Friday, June 12, 2009

Proverbs 4: 20-27

Today's Thought Question:
  1. Verses 20-27 focus on the heart, speech, focus and direction. What actions are we to take regarding these things? Why?

As we bring chapter 4 to a close, we come across another verse that is likely a familiar one:

"Watch over your heart with all diligence, for from it flow the springs of life." (vs 23)

The heart. We know that we cannot have physical life without the blood-pumping action of the heart. The rest of our body depends upon it. Medical science has learned so much about what can go wrong with the heart and how to prevent such issues. Even after heart attacks, doctors can prescribe new medicines to restore functioning and wholeness faster.

In Biblical terms, 'heart' carries weight beyond the physical. The heart involves our mind--what we're thinking and how we reason based on that knowledge; our emotions--what we're feeling; our will--why we act the way we do and under what driving force. It's fair to say that any impact to those areas of our life may also have a physical impact. For instance, how about stress?

Solomon says that we are to watch over our hearts. The NIV says "guard." Why? "For from it flow the springs of life." This wisdom that he has been describing for verse after verse, carefully explaining how to acquire it, the need for understanding it and the blessings of having it, this wisdom is kept in our hearts! (vs 21) If we have wisdom in our heart, then wisdom should flow out of our heart through a variety of means.

"From this it appears, in the words of [John] Owen, [Puritan theologian]: “The heart in Scripture is variously used, sometimes for the mind and understanding, sometimes for the will, sometimes for the affections, sometimes for the conscience, sometimes for the whole soul. Generally, it denotes the whole soul of man and all the faculties of it, not absolutely, but as they are all one principle of moral operations, as they all concur in our doing of good and evil.”

--International Standard Bible Encyclopedia, emphasis mine

This equation would thus work with different variables, because if we don't have wisdom in our heart, then our spring would yield something foolish.

That would suggest to me that the remaining verses call to our attention ways in which we can know that our heart is not right. A "deceitful mouth" and "devious speech" are audible indications that something inside is not in tune with God's wisdom, as He would find such things detestable. If our gaze is fixed upon something evil, or if we veer off "the road to righteousness" as we talked about in yesterday's post, we can't possibly believe that we are acting out of the wisdom of God.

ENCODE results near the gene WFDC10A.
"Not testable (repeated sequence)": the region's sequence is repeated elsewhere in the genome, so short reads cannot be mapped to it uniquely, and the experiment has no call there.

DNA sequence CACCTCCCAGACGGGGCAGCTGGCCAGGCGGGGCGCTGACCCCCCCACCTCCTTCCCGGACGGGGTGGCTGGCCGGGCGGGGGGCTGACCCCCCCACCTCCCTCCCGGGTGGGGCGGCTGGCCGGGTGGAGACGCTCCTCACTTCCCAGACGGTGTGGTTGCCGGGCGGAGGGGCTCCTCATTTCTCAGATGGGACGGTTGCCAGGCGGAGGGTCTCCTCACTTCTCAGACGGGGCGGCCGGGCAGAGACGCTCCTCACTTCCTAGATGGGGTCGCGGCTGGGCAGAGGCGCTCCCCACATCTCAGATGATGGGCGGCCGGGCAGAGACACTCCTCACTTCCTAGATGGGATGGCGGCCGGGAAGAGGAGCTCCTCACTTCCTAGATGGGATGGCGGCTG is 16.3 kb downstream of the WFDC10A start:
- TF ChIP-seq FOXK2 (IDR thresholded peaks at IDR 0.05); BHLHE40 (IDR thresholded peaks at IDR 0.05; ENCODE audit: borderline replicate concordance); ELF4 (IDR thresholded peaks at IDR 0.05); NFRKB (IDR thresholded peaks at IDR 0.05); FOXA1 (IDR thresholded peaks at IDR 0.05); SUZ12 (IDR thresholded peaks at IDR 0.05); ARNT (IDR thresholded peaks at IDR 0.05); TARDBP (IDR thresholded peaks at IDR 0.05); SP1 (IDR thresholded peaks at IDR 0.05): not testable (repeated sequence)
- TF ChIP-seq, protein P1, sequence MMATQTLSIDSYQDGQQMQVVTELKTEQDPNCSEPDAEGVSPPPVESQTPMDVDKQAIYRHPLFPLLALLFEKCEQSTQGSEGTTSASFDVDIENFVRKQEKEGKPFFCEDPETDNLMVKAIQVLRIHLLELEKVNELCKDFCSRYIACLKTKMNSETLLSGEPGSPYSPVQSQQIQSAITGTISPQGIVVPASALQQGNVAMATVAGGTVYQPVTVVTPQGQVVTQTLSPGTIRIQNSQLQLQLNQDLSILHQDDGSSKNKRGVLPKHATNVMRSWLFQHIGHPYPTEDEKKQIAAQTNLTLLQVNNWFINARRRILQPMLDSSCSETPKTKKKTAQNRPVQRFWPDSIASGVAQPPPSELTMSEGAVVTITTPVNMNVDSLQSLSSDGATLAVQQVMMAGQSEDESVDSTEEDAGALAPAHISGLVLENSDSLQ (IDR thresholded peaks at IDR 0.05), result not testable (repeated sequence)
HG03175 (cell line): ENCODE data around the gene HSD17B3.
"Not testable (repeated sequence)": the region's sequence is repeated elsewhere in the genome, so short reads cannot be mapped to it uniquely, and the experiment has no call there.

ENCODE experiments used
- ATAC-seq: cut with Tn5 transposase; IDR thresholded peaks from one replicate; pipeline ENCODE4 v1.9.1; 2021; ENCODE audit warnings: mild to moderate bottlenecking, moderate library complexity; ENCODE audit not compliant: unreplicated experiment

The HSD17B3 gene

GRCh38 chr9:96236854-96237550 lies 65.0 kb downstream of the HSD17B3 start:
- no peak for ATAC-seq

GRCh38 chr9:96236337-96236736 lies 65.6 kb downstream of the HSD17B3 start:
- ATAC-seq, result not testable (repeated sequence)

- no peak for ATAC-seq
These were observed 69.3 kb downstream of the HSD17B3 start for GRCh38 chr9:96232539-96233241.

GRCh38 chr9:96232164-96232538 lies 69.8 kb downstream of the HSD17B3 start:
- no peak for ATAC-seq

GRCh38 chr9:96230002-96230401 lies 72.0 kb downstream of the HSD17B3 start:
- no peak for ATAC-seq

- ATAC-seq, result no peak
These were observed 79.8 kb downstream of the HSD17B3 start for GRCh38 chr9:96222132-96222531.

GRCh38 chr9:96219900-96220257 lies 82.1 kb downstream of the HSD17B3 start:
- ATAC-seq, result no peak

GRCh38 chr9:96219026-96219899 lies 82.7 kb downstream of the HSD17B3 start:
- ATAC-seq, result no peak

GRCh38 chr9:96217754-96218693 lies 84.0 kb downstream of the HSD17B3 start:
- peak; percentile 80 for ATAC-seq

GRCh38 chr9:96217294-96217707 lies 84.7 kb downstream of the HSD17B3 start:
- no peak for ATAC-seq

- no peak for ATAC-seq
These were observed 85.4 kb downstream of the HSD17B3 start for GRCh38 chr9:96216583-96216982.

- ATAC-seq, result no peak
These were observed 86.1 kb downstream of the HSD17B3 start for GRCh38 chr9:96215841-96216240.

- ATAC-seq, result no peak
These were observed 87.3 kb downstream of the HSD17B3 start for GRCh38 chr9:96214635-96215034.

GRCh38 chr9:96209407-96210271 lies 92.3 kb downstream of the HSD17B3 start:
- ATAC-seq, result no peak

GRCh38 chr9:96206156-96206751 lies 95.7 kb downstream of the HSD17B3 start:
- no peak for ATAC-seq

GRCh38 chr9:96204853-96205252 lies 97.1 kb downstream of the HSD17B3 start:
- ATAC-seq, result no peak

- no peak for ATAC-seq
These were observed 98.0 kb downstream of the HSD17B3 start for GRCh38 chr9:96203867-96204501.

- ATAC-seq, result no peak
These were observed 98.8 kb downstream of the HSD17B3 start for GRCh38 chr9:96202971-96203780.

What hits me most about these verses is that fixing the situations with speech or actions is not going to fix the problem of the heart. Even if I vow to stop saying certain things that are offensive, if I don't bring my heart problem to God, then nothing's fixed. Because of the intricate connection between all these bodily attributes, something is not going to function properly. (I might stop talking, but I might also experience some depression in not being in relationship with someone.) It's not enough to fix the means, because the source is still active (and broken!). If there's a problem with the spring, it is beyond my ability alone to fix.

Are Solomon's words difficult to understand? I don't think so. Are they overwhelming? Really, even though he says many things, there is really only one key principle:

"In all your ways acknowledge Him, and He [through His wisdom] will make your paths straight." (3:6)

* * *

Tomorrow's Scripture Focus and Thought Questions:

Proverbs 5: 1-6
  1. Do you believe we all have the potential to fall in this area? Read Romans 3:23, 24.
  2. Do you think that we should stay away from an adulterer/adulteress? Why or why not?

* * *

Note: I read from the New American Standard Bible translation, specifically, The MacArthur Study Bible (NASB). I will quote other sources if used in a post.
I also use Strong's Exhaustive Concordance of the Bible (with notes from the King James Version).


KelliGirl said...

I agree that the most impactful verse in this section is v. 23, which in my NIV says, " Above all else, guard your heart, for it is the wellspring of life."

Our heart is the essence of who we are (body, mind and soul). In its purest form I think you can say our heart is God in us. God is the source of life, the living water that sustains.

Maybe this is why the first and greatest commandment is to "Love the Lord your God with all your heart and with all your soul and with all your mind and with all your strength." God is telling what is necessary to survive.

Then, when Jesus meets the woman at the well He says, "Indeed, the water I give him will become in him a spring of water welling up to eternal life."

Because of this water, the woman receives wisdom and sees the error of her ways (with the five husbands). She also goes off to tell others.

In Jesus we find our wellspring.

Once cool the way all of Scripture ties together. One passage illuminates others.

Have a great weekend, Sue!


Carmen said...

I used Prov. 4:23 in my post today too, then saw this. Mine is a take on living in simplicity.

What stood out to me today is the fact that we can't 'fake' having wisdom. Really good post!